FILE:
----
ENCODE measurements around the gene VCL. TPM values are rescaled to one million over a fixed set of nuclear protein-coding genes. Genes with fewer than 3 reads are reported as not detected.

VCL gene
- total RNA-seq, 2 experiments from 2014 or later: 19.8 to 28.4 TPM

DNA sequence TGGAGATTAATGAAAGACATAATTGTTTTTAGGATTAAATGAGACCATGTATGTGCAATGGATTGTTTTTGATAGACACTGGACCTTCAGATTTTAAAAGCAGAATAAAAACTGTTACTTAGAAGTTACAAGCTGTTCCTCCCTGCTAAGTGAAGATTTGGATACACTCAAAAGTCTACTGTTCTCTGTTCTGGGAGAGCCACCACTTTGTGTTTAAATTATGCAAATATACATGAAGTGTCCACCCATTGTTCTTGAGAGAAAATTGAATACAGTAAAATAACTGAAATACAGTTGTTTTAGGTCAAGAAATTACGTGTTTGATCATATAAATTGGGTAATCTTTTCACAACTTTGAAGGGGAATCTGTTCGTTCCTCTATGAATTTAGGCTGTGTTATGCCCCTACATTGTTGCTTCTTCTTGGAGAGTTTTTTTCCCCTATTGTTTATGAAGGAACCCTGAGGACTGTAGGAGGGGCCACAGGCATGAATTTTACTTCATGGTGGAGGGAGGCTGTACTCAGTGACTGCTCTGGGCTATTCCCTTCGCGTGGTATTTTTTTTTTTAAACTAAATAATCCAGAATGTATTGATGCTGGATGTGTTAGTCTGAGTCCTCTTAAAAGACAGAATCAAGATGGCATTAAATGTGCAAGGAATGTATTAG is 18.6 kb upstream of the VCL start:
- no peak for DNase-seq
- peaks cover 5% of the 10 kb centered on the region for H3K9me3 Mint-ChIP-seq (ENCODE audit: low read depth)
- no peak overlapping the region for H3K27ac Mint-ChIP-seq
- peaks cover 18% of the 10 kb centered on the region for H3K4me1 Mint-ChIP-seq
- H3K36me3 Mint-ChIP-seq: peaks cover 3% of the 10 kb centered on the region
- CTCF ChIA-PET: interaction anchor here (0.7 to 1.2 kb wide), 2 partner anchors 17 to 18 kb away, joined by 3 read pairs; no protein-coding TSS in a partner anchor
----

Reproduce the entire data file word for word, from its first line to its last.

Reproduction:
ENCODE measurements around the gene VCL. TPM values are rescaled to one million over a fixed set of nuclear protein-coding genes. Genes with fewer than 3 reads are reported as not detected.

VCL gene
- total RNA-seq, 2 experiments from 2014 or later: 19.8 to 28.4 TPM

DNA sequence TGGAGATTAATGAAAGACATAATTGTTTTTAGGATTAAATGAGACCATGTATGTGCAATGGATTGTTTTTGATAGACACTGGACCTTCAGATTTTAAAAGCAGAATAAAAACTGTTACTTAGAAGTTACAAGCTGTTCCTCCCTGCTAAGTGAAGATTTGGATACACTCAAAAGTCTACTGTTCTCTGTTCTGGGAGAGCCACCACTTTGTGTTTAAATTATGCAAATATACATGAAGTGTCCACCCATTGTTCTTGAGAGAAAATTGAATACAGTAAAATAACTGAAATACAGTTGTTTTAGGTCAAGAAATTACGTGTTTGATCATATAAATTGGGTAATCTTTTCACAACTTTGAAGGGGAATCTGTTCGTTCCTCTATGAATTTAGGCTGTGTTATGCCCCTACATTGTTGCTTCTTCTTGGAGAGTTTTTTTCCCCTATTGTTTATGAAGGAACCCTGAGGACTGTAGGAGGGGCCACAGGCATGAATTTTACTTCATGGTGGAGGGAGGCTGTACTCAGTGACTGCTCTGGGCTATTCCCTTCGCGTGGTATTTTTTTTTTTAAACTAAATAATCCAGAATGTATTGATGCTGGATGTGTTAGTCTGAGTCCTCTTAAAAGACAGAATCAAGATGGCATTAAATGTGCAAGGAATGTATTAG is 18.6 kb upstream of the VCL start:
- no peak for DNase-seq
- peaks cover 5% of the 10 kb centered on the region for H3K9me3 Mint-ChIP-seq (ENCODE audit: low read depth)
- no peak overlapping the region for H3K27ac Mint-ChIP-seq
- peaks cover 18% of the 10 kb centered on the region for H3K4me1 Mint-ChIP-seq
- H3K36me3 Mint-ChIP-seq: peaks cover 3% of the 10 kb centered on the region
- CTCF ChIA-PET: interaction anchor here (0.7 to 1.2 kb wide), 2 partner anchors 17 to 18 kb away, joined by 3 read pairs; no protein-coding TSS in a partner anchor